Because looking at historical data on processing multiple information streams, you wouldn't think it was possible. Research in the 1950s showed that when people listen to two different streams of audio, they focus on one, and can only do the most basic processing of the other. So if you're listening to a voice in one ear, you can tell if the speech to the other ear has changed gender, or if it calls your name. But you can't tell if it's changed language, or suddenly starts playing in reverse. More recent research suggests that humans have a cognitive bottleneck, which forces us to only really be able to engage in one decision-making process at any one instant. So you'd think, given this data, that we're serial processors. Intuitively, that certainly rang true for me. So – how are these kids watching TV, while talking on the phone, and chatting on their computer, and browsing the web, and listening to music, and doing their homework, all at once? How have their brains adapted to allow them to process so much simultaneous, disparate information?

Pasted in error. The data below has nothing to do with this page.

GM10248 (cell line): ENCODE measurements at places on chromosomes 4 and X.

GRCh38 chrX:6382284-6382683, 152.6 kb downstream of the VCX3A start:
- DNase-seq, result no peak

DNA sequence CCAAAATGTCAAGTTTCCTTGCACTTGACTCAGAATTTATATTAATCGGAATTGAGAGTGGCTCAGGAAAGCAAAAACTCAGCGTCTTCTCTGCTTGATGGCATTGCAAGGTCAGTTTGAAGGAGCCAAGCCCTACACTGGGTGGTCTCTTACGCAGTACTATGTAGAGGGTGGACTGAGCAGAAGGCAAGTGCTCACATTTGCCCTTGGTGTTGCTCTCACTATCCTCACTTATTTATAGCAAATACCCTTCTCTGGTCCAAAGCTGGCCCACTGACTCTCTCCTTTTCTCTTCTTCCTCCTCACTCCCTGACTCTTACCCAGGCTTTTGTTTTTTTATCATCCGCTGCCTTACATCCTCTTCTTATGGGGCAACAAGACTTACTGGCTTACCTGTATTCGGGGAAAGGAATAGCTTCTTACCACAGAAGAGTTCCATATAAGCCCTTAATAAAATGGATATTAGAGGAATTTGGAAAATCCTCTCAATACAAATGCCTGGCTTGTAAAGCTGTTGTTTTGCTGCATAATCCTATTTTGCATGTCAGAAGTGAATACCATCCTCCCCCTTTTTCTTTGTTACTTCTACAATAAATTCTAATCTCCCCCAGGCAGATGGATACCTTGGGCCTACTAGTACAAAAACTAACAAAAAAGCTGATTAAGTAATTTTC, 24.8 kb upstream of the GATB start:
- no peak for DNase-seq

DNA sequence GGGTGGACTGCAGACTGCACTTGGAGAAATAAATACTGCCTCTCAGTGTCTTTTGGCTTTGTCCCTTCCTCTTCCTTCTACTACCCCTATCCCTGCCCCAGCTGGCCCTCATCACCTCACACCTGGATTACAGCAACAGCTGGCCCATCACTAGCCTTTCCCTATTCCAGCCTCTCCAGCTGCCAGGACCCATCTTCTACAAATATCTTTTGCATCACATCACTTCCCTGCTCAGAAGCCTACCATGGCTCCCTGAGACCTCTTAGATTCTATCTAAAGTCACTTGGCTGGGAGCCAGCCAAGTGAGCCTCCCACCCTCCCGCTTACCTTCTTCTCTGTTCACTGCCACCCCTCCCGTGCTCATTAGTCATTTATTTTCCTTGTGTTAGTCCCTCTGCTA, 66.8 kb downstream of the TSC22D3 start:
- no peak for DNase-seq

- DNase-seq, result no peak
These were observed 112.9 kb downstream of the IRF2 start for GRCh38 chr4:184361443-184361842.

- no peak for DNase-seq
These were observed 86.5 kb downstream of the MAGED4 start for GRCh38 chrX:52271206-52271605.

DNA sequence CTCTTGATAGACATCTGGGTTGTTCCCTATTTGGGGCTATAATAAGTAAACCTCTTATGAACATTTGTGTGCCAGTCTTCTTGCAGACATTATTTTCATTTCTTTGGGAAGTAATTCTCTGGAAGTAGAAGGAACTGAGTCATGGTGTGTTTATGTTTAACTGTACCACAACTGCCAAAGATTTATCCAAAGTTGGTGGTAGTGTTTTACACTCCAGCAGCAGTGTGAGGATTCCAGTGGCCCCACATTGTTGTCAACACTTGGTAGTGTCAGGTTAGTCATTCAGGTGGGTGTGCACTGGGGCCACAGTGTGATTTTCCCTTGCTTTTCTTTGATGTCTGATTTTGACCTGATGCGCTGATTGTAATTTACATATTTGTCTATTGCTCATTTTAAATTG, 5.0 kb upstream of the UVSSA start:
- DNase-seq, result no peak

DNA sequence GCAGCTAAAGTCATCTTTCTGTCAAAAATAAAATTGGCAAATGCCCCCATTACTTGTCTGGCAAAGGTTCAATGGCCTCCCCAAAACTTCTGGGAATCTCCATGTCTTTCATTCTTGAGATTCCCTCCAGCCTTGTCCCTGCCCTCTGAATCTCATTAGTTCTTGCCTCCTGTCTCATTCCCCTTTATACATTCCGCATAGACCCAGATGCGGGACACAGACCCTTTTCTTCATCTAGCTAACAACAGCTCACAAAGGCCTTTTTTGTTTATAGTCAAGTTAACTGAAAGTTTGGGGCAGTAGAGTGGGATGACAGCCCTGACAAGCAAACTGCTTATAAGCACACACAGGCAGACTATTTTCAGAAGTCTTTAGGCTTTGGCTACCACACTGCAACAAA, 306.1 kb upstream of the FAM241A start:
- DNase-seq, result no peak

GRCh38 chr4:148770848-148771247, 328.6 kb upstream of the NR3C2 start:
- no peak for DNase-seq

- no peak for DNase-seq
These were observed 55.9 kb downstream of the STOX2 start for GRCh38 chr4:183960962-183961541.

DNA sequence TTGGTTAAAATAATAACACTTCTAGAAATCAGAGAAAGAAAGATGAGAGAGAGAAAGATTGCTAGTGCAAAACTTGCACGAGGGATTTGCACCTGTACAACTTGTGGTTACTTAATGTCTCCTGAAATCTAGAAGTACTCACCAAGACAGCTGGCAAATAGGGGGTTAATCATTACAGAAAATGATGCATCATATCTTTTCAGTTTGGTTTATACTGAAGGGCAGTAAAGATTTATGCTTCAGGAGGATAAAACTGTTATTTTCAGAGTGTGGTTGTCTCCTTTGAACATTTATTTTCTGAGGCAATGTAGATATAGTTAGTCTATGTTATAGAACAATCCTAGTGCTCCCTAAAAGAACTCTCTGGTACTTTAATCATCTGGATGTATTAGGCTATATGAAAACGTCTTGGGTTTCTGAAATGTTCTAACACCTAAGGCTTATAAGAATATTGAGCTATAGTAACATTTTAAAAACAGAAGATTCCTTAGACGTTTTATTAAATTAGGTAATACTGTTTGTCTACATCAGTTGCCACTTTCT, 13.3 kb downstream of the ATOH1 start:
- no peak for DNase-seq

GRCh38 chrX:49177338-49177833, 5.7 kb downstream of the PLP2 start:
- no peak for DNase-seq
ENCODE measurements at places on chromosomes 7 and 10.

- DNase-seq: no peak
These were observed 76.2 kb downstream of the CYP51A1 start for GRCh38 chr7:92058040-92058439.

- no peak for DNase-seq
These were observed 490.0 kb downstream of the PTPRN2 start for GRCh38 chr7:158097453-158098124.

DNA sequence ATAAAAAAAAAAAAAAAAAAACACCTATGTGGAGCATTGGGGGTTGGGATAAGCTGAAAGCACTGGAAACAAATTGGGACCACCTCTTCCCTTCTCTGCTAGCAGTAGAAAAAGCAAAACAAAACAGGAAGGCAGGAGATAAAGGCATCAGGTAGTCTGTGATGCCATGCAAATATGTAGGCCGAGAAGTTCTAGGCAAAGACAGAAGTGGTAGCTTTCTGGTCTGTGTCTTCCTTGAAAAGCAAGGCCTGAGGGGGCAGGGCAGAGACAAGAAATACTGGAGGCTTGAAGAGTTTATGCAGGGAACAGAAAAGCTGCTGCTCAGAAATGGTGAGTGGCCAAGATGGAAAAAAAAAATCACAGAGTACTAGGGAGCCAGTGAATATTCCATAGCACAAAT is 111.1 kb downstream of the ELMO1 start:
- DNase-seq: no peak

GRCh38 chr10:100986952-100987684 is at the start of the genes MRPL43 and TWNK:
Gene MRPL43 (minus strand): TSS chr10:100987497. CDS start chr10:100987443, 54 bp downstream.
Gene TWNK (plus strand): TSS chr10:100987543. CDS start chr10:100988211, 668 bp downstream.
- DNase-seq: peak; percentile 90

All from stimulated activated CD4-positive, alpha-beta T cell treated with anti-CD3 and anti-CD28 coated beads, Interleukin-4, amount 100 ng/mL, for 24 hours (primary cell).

How do you define multitasking? Is true multitasking even really possible?
I specifically look at media multitasking. To me, that means engaging with multiple information streams simultaneously. What's interesting to me about this form of multitasking is that the media are so available, and so engaging, that they make media multitasking so easy. The media are actually so dedicated to, and so effective at, attracting our attention, and they are so omnipresent, that one actually has to work at not media multitasking.